Avoid insulting the King, monks, and your stomach with a few things to know before your visit to Thailand.
What do you need to know beyond the fact that Thailand is a MUST and you are so lucky to be planning a visit? Well, not much, really. Still, we’ve still pulled together a few tips to help you prep for cultural differences and make the most of your visit.
Don’t Buy Anything With Buddha on It
While it isn’t likely that you’ll be arrested for buying a keychain featuring the image of the Buddha, you will notice signs throughout various cities that warn against disrespecting this Thai leader. Merchants who print his image on anything—from t-shirts to handbags and magnets—must source these goods from other countries, since Thailand bans the practice. If you want to be mindful of the rules of the region, it is recommended to avoid funding this form of sales. Also, don’t get a tattoo of the Buddha; it is considered sacrilegious and is not a good look.
Cover up, Ladies
If you’re a female traveler, there are a few precautions you should take to avoid causing offense for, well, being a woman. Rather than worry that you are setting the Feminist movement back a century, just remind yourself (or the women you are traveling with) that you are simply showing respect for a country and culture you are visiting. On that note, you may be asked to cover your shoulders or knees as a sign of respect at sacred sites. There are also certain beliefs in the Buddhist culture that prohibit women from entering specific temples entirely, as menstrual cycles are considered unholy. Also, female travelers should avoid touching or sitting next to monks.
Don’t Be a Royal Pain
Remember what grandma used to say? If you don’t have something nice to say, don’t say anything at all. Well, it turns out Grandma would have avoided getting arrested in Thailand where any insult against the king or monarchy is an insult against the national religion and patrimony and an illegal offense punishable by jail time. Yes! If you don’t have something nice to say about the king or his relatives, just don’t say anything at all. And while you’re being nice, know that you should rise for the Royal anthem when played.
Use Your Right Hand and Watch Your Feet
When possible do not give or receive anything with your left hand; use your right hand and support it lightly at the elbow with your left hand to show greater respect. Okay, so no one will actually call you out/arrest you for using your left; it’s just not the right (sorry) thing to do. As for your feet, you should always remove your shoes when you enter a home. Do not step over a seated person’s legs. Don’t point your feet at anyone; keep them on the floor, and take care not to show the soles of your feet (as the lowest part of the body, they are seen by Buddhists as the least holy).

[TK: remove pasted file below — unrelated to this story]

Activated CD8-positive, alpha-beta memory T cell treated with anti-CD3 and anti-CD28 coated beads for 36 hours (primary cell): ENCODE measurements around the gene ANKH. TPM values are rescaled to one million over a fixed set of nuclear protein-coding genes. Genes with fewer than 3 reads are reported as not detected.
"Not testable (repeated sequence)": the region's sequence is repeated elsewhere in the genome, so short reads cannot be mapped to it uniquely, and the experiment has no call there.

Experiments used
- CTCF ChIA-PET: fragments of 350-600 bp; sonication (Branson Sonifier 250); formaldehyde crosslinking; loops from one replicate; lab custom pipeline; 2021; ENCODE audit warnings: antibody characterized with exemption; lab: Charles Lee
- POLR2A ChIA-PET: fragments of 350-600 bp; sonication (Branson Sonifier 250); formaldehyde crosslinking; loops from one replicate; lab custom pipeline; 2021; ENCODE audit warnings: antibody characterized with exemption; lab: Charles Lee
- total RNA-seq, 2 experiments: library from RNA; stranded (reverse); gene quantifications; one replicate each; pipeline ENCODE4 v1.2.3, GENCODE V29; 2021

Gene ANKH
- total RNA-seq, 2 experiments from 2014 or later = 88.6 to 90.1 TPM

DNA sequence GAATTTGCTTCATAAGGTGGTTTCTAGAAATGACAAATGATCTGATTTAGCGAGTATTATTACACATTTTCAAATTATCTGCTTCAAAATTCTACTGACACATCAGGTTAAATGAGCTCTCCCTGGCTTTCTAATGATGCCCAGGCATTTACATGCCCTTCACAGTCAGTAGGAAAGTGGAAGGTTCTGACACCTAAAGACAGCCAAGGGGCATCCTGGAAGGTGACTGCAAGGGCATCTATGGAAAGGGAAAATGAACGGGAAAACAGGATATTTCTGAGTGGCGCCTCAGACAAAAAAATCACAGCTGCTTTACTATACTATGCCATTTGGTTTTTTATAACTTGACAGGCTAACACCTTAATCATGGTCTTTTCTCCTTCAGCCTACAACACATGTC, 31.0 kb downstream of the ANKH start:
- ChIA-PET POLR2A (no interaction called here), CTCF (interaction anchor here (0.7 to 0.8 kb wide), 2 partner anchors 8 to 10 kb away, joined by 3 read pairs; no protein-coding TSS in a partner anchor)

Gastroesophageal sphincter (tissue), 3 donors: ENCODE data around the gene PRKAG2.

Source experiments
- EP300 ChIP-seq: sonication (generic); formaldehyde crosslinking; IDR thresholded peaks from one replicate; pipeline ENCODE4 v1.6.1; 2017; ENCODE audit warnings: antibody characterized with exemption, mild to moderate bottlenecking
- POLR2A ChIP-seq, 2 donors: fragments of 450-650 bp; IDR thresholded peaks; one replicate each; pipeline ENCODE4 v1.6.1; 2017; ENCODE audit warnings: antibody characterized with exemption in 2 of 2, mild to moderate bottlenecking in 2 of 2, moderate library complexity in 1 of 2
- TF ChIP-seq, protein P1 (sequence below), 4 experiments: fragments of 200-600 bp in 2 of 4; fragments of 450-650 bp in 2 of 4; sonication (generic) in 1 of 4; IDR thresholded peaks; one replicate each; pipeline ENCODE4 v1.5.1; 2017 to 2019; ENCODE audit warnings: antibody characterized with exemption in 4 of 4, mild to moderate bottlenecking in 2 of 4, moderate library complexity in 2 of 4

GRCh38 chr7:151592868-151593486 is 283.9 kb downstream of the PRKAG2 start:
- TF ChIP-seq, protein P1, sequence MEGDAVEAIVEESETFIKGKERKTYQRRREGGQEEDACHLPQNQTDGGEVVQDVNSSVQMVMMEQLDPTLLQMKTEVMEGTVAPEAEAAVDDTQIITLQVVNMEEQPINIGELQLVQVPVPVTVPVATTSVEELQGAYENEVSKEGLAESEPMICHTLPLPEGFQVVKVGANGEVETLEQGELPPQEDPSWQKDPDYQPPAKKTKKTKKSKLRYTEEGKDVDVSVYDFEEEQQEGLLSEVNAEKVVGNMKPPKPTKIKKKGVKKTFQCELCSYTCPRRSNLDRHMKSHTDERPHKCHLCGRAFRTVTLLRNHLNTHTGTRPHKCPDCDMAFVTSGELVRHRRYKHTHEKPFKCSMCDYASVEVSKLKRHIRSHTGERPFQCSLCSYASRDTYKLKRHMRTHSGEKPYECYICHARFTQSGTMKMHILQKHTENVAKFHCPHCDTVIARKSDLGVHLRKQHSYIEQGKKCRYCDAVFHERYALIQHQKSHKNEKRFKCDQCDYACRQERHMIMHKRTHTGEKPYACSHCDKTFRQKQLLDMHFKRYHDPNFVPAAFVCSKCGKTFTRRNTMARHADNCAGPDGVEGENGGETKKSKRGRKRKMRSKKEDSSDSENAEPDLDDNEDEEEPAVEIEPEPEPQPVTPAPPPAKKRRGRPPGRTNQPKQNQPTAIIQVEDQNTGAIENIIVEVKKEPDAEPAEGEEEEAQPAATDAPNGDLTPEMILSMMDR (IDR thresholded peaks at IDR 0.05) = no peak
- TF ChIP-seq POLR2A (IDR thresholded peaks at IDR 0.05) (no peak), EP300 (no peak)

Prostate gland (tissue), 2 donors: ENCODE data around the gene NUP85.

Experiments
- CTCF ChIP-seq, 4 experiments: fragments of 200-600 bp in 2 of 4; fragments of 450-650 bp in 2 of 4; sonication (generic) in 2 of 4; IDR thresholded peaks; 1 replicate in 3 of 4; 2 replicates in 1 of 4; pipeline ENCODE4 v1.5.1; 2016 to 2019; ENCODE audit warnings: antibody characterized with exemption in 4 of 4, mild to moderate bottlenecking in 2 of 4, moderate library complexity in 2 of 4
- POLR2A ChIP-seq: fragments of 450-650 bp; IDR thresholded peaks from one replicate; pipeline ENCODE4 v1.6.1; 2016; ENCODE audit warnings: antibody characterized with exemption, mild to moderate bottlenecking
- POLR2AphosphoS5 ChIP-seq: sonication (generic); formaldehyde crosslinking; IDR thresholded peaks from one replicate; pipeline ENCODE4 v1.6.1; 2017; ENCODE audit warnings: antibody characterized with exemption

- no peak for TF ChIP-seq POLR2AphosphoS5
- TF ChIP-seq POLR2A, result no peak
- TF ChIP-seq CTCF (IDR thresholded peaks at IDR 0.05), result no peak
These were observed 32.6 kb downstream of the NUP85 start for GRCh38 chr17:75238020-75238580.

Elephant Encounters Are a No-No
You may have visions of riding an elephant through the jungle but a debate is raging in Thailand, and internationally, as to the ethics of such animal interactions so you may want to reconsider that selfie. Tourism perpetuates the captivity of elephants but it also helps fund their care so you see the dilemma. Check your conscience and consider the welfare of these gentle giants before signing up for any kind of animal interaction. If you want to see an elephant in real life, it may be best to visit or volunteer with an organization that is working to rehabilitate these elephants, like the Elephant Nature Park in Chiang Mai. There are also a growing number of sanctuaries where you can observe rescued elephants; ask questions to ensure an ethical experience.
Haggle (But Don’t Be a Jerk)
You will likely spend a pretty penny sorting through handmade treasures to bring a little bit of Thailand home with you but know that the price is often negotiable and Thais respect a good bargainer. Begin by allowing the vendor to make the first offer, and then ask if there is a better price available. Your counter offer should be for about 20 percent less. From there, you have room to negotiate. If the vendor won’t compromise, walking away might do the trick . It is important to note, however, that most vendors make their income from selling these products, so while you shouldn’t be short-changed yourself, you also don’t want to insult them with a ridiculously low wager. Take a minute to consider that it may just come down to a few dollars for you, but those few dollars go a lot further in Thailand. Also, please don’t bargain unless you plan to buy.
Don’t Drink From the Tap; Do Eat on the Street
Though you might watch a local sip, your digestive system likely isn’t adjusted to the enzymes present in Thai aqua. Drink only bottled water, and use bottled or boiled water to brush your teeth. That said, do not let any fallacies about “Bangkok Belly” turn you off eating street food. Bangkok’s street food scene is filled with exciting and creative food vendors and you will be sorely missing out if you are too cautious to experience the delicious flavors and dishes on offer. Know that there is such a high turnover of food that you are often safer with street food than with restaurant-cooked food as the produce is so fresh. Also, choose hot dishes if you are worried about alien-to-your-gut bacteria.
Thais don’t like anything done in twos, a number associated with death. Hence, you should buy three mangoes, not two and stairways have odd numbers of stairs.
Thais aim to live with a “cool heart” or jai yen—free from emotional extremes. Since being in a hurry shows an obvious lack of calm, they don’t rush and aren’t always punctual. Try to leave space in your itinerary for this relaxed attitude, since something will invariably happen to slow your progress. And as a gift to yourself from Thailand, take this relaxed attitude and philosophy home with you!